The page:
Broad Spectrum Vs. Full Spectrum Vs. Isolate
When learning more about CBD, it seems like there’s always more to learn.
The field isn’t only still emerging—with more scientific studies and new information coming out on CBD all the time—but it’s riddled with confusing terms and similar-sounding scientific words and an alphabet soup’s worth of acronyms.
One of the biggest points of confusion for newcomers to the CBD world is the difference between “full spectrum,” “broad spectrum” and “isolate” products.
The terms may seem to add just one more layer of industry jargon to a jar of CBD oil, but they’re actually pretty easy to understand – and can make a big impact on the type of product that you decide to use.
What’s The Difference?
When it comes to placing CBD – better known as cannabidiol – on the spectrum, it mostly comes down to the way the product it’s being included in is processed by makers.
Aside from discoveries about the role CBD plays in our bodies and brains, there have been a number of advancements in the ability for scientists to isolate and extract certain chemical compounds from within a plant.
For cannabis, these methods have become particularly popular, as CBD is just one of more than 100 cannabinoids found within the plant. And that’s not to mention flavonoids[link] and terpenes – additional compounds found within cannabis-based products.
When putting their products together – for a number of reasons – some companies may not want all of those plant parts involved. So what you end up with is a product that’s somewhere along the spectrum.
Essentially, you can think of the spectrum stipulation as a reference to how many cannabinoids made the final cut – but, specifically, the terms refer to:
The full enchilada.
These are for CBD users who really want it all – every part of the cannabis plant, that is.
Full-spectrum CBD products have not been altered and include every cannabinoid, flavonoid and terpene found in that strain of hemp – including THC, though, in order to be legally sold, the level must be below 0.03%.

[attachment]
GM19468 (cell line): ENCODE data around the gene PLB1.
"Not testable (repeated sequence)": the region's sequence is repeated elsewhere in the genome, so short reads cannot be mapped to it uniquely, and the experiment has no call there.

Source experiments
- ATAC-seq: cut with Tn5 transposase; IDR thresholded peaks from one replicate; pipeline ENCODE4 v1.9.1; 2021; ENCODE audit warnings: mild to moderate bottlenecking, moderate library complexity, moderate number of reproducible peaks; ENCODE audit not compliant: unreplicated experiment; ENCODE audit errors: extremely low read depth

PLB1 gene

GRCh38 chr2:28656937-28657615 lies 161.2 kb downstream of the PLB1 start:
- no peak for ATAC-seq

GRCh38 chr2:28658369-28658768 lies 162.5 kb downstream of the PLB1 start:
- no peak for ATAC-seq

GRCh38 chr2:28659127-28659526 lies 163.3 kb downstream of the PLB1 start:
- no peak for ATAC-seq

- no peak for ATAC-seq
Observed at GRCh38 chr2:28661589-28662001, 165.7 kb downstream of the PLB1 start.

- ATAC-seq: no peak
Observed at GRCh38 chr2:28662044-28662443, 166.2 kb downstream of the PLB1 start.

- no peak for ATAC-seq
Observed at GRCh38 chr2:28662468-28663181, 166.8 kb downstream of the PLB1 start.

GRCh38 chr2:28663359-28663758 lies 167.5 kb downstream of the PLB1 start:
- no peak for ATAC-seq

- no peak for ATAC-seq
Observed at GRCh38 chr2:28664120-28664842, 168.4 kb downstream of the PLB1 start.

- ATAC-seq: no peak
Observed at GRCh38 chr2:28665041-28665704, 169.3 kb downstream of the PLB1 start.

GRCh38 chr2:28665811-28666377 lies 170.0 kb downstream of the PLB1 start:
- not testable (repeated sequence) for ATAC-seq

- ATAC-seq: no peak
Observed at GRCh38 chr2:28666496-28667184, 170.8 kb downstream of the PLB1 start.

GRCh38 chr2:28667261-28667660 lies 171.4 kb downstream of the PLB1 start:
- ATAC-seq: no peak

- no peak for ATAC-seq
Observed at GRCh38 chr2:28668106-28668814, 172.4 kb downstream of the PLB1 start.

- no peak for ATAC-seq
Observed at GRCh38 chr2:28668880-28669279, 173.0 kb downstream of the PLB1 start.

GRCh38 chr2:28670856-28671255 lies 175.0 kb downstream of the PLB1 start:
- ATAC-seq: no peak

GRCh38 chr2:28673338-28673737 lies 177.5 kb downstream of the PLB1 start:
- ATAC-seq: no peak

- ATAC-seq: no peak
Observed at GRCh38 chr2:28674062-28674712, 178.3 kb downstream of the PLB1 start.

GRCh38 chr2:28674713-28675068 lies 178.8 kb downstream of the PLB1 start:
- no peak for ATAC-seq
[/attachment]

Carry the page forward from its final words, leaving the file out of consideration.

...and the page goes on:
Many CBD enthusiasts consider these the superior type of CBD product, as each cannabinoid, flavonoid and terpene is thought to bring unique biological qualities to the table that add up to something called the entourage effect, making the final product greater than the sum of its parts.
Still, there’s rampant debate in the scientific community about the existence of the entourage effect. It officially remains a theory, for now.
And full spectrum products may also not be right for those concerned about consuming THC, no matter at how low a level.
You may get the broad idea of something – without seeing the full picture.
So it goes with CBD products.
In this case, broad spectrum refers to a type of CBD product that contains some—but not all—of the components of the cannabis plant.
This most typically means a product that includes everything but THC, though there are some broad spectrum products that eliminate other types of terpenes, cannabinoids and flavonoids, in order to create a more “custom” mix. It’s best to read the label, if possible, to try to discern what is and is not included in a broad spectrum product.
Many CBD enthusiasts enjoy these custom mixes – and many more like the fact that they can have a THC-free product that still offers all the benefits of CBD plus many other cannabinoids, terpenes and flavonoids.
Broad spectrum is the type of CBD you get when you use Mr. Moxey’s products. We think it helps
Isolates are the simplest kinds of CBD products – literally and figuratively.
The term refers to a product that includes CBD only, as the plant part has been isolated, extracted, and infused into an oil, pill or other type of product.
These products, of course, offer the benefits of cannabidiol, though many argue that the chemical compound offers a better kick when mixed in with at least some fellow cannabinoids.
Which Type Of CBD Product Is Right For Me?
As you can see, each type of CBD product has its potential benefits and drawbacks, and there’s no way to determine what’s best for individuals. What works for you may not work for someone else, for any number of reasons.
Aside from whether you want a broad spectrum, full spectrum or isolate product, you should also consider the strength of the formula (or, how much CBD is used per ounce or milliliter), and the delivery method. Some ways of consuming CBD will release the chemical into your body faster, slower, or all together differently than others.
The best way to determine which product will work best for you is to keep doing your research, whittle your choices down to the safest and best products you can find, and figure it out the old-fashioned way: By trying.